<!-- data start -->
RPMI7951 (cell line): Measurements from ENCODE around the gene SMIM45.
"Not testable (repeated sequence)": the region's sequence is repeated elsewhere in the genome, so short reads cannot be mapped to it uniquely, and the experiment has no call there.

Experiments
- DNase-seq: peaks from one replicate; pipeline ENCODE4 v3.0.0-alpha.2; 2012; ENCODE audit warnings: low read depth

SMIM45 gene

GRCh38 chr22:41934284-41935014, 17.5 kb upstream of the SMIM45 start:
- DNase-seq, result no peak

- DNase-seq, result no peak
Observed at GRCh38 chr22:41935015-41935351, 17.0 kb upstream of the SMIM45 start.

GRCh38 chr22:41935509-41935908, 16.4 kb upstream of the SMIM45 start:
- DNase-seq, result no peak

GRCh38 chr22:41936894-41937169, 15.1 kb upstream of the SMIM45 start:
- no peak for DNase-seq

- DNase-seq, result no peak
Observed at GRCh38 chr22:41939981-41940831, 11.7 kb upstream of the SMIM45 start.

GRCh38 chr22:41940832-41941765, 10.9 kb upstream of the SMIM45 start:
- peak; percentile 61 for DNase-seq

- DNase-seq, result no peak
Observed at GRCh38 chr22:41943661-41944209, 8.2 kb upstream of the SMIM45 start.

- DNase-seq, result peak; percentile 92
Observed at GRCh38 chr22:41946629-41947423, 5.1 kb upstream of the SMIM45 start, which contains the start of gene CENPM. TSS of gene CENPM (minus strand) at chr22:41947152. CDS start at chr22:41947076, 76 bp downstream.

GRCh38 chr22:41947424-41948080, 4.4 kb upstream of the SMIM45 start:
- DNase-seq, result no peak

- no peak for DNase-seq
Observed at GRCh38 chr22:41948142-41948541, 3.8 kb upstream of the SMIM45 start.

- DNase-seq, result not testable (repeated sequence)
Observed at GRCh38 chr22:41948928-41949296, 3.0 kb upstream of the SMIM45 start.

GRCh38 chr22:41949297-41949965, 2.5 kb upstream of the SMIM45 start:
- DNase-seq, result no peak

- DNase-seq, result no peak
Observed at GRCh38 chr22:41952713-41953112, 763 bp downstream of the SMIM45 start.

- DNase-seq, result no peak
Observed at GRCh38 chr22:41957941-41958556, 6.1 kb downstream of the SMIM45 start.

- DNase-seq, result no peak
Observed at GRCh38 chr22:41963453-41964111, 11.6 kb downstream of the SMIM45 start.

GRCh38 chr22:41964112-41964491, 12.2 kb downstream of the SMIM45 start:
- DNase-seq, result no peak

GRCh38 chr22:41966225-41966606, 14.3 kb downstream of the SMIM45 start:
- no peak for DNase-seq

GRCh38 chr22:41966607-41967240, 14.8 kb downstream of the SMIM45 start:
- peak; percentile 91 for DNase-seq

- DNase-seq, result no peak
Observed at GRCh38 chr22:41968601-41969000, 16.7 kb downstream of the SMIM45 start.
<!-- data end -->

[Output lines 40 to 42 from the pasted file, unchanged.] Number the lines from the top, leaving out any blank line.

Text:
GRCh38 chr22:41966607-41967240, 14.8 kb downstream of the SMIM45 start:
- peak; percentile 91 for DNase-seq

- DNase-seq, result no peak